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Segregated Soldiers Toiled on Alaska Highway During WWII

  • Associated Press

This Oct. 25, 1942, photo provided by the U.S. Army Corps of Engineers Office of History, shows Corporal Refines Slims, Jr., left, and Private Alfred Jalufka shaking hands at the "Meeting of Bulldozers" for the ALCAN Highway in the Yukon Territory in Beaver Creek, Alaska. Nearly 4,000 segregated black soldiers helped build the highway across Alaska and Canada during World War II, a contribution largely ignored for decades but drawing attention as the 75th anniversary approaches.

Alaska is commemorating 75 years since nearly 4,000 segregated black soldiers toiled in harsh weather and terrain to help build a highway across the state and Canada.

The soldiers worked on the 1,500-mile (2,400-kilometer) highway during World War II, a contribution largely ignored for decades.

It took the soldiers working from the north just over eight months to meet up with white soldiers coming from the south to connect the two segments on Oct. 25, 1942. The route set the foundation for the only land link to Alaska.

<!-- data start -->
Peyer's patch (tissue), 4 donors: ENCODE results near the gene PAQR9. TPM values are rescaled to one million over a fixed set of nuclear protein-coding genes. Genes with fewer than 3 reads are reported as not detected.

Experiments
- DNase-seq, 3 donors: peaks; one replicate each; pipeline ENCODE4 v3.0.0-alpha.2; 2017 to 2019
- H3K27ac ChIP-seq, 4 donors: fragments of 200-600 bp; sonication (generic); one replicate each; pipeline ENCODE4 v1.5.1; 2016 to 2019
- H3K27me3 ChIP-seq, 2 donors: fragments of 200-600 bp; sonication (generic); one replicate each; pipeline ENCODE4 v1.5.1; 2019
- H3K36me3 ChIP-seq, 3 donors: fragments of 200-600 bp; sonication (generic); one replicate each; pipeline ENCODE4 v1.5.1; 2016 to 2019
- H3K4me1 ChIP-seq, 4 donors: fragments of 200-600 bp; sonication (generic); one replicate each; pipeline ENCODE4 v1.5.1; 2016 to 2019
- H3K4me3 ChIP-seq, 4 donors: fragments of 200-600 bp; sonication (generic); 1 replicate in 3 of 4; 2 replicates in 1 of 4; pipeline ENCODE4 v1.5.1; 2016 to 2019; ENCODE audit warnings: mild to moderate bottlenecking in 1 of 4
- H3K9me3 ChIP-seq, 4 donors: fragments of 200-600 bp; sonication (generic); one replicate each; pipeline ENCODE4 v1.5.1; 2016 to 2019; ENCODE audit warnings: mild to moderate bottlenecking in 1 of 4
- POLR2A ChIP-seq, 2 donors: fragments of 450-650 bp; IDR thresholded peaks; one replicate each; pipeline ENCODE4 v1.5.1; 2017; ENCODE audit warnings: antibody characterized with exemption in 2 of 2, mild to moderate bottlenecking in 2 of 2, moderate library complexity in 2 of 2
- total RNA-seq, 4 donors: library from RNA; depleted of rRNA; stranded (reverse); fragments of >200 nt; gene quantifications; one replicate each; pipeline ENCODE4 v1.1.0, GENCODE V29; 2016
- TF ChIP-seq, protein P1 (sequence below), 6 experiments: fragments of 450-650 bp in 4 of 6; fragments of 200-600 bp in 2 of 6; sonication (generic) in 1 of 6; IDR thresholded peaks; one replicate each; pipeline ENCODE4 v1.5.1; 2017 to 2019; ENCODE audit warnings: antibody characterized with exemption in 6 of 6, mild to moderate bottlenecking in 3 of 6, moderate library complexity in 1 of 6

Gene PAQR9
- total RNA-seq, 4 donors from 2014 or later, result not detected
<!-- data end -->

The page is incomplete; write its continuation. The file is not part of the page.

State lawmakers voted this year to set aside each Oct. 25 to honor the black soldiers who worked on the Alaska Highway. The anniversary has gained attention this summer with multiple Alaska events.

World War II veteran Leonard Larkins at an event in Anchorage, Alaska, celebrating the 75th anniversary of construction of the Alaska Highway while someone holds an iconic photo of a black and white soldier shaking hands when the two sides building the ro
World War II veteran Leonard Larkins at an event in Anchorage, Alaska, celebrating the 75th anniversary of construction of the Alaska Highway while someone holds an iconic photo of a black and white soldier shaking hands when the two sides building the ro

Leonard Larkins of Louisiana was among the black soldiers who helped build the route. The 96-year-old applauds lawmakers for finally recognizing their role.

Lawmakers note the soldiers' work was a factor in the Army's integration in 1948.

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